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The Sound of Music Arrives With More Politics and All the Songs

It was 1938. World War II hadn't happened yet and the Austrian people were right on the verge of being taken over by Germany and its Nazis. They had no idea what to expect. In many ways, the same questions are being asked today about what any country should do, says Ben Davis, who plays Captain von Trapp in Broadway at the Hobby's upcoming The Sound of Music.

"I think he's searching. He lost his wife. He has these seven kids, a daily reminder of that loss. He doesn't know how to love them. He doesn't know how to feel joy, to exhibit joy. So he resorts to order, to discipline, " Davis says of his character, whose life, of course, changes after the arrival of Maria, the singing nun.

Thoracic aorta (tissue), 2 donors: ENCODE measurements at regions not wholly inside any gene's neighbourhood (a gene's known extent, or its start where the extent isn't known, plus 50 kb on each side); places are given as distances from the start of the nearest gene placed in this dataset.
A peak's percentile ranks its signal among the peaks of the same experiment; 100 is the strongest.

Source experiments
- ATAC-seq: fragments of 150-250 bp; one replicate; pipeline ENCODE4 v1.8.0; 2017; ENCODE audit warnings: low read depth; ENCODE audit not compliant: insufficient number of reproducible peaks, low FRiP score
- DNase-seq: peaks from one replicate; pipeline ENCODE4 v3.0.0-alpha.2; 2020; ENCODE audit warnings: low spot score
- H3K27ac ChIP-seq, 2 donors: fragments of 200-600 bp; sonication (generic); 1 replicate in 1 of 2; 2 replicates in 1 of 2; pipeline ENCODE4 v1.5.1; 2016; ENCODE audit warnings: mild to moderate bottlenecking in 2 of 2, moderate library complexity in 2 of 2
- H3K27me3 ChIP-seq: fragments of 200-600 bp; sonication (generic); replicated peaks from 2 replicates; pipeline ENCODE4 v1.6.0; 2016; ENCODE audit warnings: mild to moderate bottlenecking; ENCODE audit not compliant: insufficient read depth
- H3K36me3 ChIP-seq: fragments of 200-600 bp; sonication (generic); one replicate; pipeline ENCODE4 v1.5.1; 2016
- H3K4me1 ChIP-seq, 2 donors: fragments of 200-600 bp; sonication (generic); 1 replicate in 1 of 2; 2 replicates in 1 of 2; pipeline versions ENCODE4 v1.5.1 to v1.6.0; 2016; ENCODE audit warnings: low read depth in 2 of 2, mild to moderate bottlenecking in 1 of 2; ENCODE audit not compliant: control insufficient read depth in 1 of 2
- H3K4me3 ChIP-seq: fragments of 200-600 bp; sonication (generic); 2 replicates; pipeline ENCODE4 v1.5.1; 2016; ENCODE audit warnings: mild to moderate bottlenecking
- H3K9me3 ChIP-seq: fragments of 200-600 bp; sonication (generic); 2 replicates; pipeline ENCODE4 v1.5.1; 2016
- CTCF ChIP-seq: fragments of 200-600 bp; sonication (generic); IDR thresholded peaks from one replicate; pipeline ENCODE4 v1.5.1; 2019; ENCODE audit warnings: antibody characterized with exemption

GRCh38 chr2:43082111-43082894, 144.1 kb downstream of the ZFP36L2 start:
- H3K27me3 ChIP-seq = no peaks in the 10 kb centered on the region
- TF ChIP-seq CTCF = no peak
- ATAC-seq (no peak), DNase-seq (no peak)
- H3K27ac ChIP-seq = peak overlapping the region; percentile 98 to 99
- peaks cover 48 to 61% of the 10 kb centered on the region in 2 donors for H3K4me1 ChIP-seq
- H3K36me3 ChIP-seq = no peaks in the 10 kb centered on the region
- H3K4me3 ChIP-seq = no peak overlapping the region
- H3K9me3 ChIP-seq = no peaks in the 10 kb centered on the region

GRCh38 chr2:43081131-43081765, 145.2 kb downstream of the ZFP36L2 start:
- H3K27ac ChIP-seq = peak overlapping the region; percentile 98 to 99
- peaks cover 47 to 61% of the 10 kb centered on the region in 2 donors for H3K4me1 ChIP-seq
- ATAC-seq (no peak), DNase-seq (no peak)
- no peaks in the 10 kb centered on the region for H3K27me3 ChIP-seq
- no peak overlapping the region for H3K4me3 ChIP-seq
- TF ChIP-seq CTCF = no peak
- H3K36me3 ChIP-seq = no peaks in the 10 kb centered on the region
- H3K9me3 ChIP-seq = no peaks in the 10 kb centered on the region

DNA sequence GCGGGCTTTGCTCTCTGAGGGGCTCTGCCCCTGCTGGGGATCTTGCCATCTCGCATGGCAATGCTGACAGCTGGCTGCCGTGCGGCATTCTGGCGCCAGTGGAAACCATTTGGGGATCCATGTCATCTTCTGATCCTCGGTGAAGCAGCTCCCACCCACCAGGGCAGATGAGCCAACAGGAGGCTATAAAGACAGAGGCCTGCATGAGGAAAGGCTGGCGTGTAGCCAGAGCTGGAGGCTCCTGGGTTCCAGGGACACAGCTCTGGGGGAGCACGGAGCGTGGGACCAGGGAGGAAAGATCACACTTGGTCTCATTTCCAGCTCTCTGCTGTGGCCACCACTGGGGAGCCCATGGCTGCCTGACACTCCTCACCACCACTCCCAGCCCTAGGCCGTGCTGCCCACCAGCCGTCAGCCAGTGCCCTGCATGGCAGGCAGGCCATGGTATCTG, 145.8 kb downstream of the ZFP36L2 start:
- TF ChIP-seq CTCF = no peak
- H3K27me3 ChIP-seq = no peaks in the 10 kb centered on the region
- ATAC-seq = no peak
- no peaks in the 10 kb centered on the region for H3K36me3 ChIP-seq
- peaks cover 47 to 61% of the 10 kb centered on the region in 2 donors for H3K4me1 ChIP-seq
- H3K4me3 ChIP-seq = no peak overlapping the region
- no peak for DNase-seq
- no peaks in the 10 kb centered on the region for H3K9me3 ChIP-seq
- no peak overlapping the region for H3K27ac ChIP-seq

Davis says the play focuses more on the political angle than the movie did, which may carry more weight with the adults in the audience than just the songs they remember.

And about those songs. There's the beautiful Rodgers and Hammerstein music that has carried The Sound of Music forward for more than 50 years now. “The Sound of Music,” “Do-Re-Mi,” “Edelweiss,” “Maria,” “My Favorite Things” and Climb Ev'ry Mountain” – clear your throat, practice your yodeling and get ready to sing along big time. 

Performances are scheduled for February 16 through February 21 at 7:30 p.m. Tuesday through Thursday and Sunday; 8 p.m. Friday and Saturday, and 2 p.m. Saturday and Sunday at the Hobby Center, 800 Bagby. For information, call 713-315-2525 or visit thehobbycenter.org. $30-$125. 

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